City Homicide: articles

Damien Richardson

Damien Richardson, City Homicide, is surprised by how much there is to learn about acting in series television.

Arrested emotions

DAMIEN Richardson used to have a "superiority complex" about long-running series television. Having worked either in film (The Jammed, Noise), or in guest roles on TV (The Secret Life of Us, Blue Heelers), he had not experienced the time constraints of the genre, nor the relentless nature of playing the same character for months, maybe years on end.

All that changed with City Homicide. Not only did Richardson find himself in a "straight" role after a string of "crazies" (his stalker on The Secret Life of Us scored him an AFI nomination), but with the second season well under way, he has a newfound appreciation for the likes of series veteran John Wood.

"I've never really experienced a workload like this for such an extended period of time," says Richardson, during a break from shooting. "We don't really rehearse. Any rehearsal happens in what is often a camera rehearsal as well. So it's real cut-and-thrust. It's given me a much deeper understanding and appreciation for the rigours of making this sort of television. Whereas in the past I might have been perhaps a little judgemental, thinking how good I would be in series TV, and of course you still strive to be the best that you can be, but there are times when you have to rely on the rest of the team and the editor and, something I would have thought I would have hated to have to ever rely on, ADR (audio digital recording in post-production) … My joke is I'm going to be the John Wood of City Homicide."

Richardson is, by his own admission, the least known of the fictional crime unit's four young guns (which include Nadine Garner, Aaron Pedersen and Daniel McPherson). Directors often forget his name, instead addressing him by his alter ego, Matt Ryan. It was a role that initially wasn't even his. In the series pilot, which never aired, Richardson played a minor part — "a cop with less protocol than Matt". So enthusiastic was the test audience's reaction to him, he was called back to screen test for the core cast.

"When I auditioned for the role of Matt, I thought, 'Do I mention the pilot?' because it was a different director but obviously the same project. But they had noticed and a lot of the feedback that was pretty strong was about the other character I had played. That was the difficulty in finding where to pitch Matt Ryan. There was some pressure (from network executives), I felt at times, to try and keep an essence of the character I'd first played. That didn't work, it just wasn't there in the writing. It wasn't servicing the story."

The morally upright Detective Senior Constable Matt Ryan has had his share of dramatic conflict, most notably during the climactic storyline about his murdered mother which concluded season one. In the second series, he has taken more of a supporting role to the others' personal troubles. Directors are constantly urging him to "pull back" on his emotional investment.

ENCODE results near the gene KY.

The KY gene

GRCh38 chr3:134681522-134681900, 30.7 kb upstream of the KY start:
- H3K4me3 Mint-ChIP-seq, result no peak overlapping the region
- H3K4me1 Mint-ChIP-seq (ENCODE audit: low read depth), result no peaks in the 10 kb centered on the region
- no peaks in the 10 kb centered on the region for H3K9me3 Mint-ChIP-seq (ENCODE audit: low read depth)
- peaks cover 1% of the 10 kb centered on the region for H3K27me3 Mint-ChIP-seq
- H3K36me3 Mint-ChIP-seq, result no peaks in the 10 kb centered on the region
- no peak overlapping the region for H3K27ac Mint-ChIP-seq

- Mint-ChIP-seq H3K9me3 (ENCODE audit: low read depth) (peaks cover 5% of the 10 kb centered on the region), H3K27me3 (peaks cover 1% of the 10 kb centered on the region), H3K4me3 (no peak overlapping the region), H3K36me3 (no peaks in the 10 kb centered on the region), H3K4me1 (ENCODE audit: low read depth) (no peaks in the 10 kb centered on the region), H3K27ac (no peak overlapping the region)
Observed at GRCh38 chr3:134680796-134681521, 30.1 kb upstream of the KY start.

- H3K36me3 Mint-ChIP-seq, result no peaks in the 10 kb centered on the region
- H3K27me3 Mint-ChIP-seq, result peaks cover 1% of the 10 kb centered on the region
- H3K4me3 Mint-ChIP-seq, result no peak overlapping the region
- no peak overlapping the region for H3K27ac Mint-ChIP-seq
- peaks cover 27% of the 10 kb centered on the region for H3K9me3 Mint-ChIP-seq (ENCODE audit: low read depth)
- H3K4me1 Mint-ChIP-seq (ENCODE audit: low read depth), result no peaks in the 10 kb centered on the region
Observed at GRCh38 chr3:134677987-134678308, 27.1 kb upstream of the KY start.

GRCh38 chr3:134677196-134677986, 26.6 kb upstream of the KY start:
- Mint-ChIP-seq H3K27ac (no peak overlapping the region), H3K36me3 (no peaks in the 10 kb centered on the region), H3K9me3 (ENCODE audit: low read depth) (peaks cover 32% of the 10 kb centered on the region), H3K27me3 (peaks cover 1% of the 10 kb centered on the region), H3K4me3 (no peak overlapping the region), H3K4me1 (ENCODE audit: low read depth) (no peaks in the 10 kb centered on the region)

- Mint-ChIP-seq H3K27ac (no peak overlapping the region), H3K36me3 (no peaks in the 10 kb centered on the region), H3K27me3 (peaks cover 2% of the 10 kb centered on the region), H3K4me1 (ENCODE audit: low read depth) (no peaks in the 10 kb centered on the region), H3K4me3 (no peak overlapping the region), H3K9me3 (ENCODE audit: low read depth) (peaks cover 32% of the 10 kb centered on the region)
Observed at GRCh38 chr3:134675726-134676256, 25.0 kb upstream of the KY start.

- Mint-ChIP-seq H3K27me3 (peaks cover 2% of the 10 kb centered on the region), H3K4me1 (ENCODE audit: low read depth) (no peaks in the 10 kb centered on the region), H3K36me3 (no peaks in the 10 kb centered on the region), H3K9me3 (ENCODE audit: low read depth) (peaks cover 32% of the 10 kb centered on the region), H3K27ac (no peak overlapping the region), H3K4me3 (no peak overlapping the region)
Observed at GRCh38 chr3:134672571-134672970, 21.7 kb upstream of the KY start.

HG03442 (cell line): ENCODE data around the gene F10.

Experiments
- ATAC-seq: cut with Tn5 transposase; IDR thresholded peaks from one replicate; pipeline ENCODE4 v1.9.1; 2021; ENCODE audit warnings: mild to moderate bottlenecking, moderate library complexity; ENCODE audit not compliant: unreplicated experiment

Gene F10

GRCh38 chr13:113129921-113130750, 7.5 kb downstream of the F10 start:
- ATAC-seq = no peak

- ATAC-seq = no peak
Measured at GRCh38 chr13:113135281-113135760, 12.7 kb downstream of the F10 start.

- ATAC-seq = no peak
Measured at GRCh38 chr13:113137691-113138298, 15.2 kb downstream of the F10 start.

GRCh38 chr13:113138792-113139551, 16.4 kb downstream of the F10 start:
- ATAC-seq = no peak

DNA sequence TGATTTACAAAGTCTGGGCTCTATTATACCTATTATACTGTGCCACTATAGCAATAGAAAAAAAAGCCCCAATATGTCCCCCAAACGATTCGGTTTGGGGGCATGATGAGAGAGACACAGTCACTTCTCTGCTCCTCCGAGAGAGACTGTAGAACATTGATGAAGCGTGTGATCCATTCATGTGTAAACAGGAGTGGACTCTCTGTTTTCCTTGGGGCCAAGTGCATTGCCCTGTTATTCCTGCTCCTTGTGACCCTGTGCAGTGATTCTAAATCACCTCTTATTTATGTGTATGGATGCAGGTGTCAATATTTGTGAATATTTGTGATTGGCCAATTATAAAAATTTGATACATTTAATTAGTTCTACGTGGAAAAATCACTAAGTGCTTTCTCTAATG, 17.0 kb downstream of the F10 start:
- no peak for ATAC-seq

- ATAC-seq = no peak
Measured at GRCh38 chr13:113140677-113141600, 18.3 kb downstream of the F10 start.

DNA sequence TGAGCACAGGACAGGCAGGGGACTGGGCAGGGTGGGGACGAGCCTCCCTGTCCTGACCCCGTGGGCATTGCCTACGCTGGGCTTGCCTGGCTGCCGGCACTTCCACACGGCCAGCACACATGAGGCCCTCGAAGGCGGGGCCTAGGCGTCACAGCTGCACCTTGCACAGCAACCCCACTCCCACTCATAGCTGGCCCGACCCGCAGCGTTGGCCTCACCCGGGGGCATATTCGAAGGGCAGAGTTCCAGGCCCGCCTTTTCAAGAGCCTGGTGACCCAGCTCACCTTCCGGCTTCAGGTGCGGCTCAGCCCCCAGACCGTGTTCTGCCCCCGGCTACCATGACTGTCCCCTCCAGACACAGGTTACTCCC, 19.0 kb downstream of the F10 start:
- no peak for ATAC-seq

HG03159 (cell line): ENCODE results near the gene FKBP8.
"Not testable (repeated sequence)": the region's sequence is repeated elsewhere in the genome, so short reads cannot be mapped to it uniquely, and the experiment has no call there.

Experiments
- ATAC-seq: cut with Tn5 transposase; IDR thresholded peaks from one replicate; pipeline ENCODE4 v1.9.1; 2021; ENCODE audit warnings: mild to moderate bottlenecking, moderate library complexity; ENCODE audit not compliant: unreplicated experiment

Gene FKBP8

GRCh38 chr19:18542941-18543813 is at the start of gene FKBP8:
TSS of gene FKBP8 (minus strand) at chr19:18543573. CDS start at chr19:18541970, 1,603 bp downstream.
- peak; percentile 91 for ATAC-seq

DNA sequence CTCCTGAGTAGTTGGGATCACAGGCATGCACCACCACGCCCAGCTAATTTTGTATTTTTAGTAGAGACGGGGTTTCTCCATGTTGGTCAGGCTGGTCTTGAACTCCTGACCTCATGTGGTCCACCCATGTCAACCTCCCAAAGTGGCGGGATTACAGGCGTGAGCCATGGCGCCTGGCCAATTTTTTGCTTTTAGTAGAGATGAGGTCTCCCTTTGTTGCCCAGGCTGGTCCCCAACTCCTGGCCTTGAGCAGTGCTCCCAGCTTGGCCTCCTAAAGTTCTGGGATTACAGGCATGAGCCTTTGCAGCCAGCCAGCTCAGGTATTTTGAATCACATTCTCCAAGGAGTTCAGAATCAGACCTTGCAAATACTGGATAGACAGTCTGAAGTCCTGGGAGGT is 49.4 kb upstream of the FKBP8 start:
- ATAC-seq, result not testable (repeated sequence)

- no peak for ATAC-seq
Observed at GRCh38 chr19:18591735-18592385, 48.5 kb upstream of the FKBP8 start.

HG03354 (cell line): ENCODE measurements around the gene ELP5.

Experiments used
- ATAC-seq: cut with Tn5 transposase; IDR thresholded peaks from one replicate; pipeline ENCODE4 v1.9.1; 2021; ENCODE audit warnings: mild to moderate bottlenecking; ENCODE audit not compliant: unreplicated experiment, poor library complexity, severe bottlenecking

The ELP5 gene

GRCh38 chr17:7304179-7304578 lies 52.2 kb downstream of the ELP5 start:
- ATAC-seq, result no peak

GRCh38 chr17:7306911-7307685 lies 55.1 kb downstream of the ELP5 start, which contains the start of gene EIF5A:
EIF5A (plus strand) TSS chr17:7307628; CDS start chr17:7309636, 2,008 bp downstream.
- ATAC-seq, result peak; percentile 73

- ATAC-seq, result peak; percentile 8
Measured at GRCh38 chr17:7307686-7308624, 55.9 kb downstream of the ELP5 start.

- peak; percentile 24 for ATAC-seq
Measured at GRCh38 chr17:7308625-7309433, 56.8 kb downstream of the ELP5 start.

"Sometimes you can walk away from this set and you don't get the pay-off that you get in a normal acting gig. With other types of work there are so many more personal things at stake for a character, so you get an emotional pay-off for playing a scene for a real emotional truth. In police investigation drama, in some respects, you need to deny that emotional truth."

Richardson says the series' writers John Hugginson and John Banas set themselves a difficult task creating three similar leading roles.

"They've written three young men, somewhere from 24 to 35, so in some respects, it's a pretty tall order. They're all cops. It's very difficult for the writers to differentiate them in a specific way. I've talked with them and with MaryAnne (Carroll), the producer, extensively about that, so we can find some moments of levity, because your journey could really flatten out and become the same, just a cop that investigates."

While the "luxury" of regular work could not have come at a better time for Richardson (his wife is pregnant with their third child), he is using caution about aligning himself too closely with one role, or indeed one network. He says he would never agree to cross-promotional appearances on network shows like Dancing with the Stars.

"You're just an actor for hire," he says.

"There's no reason why, when this job finishes on October the 24th, if Nine started shooting the second series of Underbelly in the three months before we start again, if we go to third series, that I or any of the other actors couldn't appear in that.

"Having said that, there's a crossover where you're seen on Seven all the time, so Seven might want to try and use you for different promotions.

"But you want to be a little bit circumspect about that because at the end of the day, you don't want to finish on Channel Seven and Channel Nine or Ten don't want to use you because you're so synonymous with Seven … there's a difference between being an actor on a show that happens to be on Seven and being Sonia Kruger."

By Bridget McManus
July 24, 2008
The Age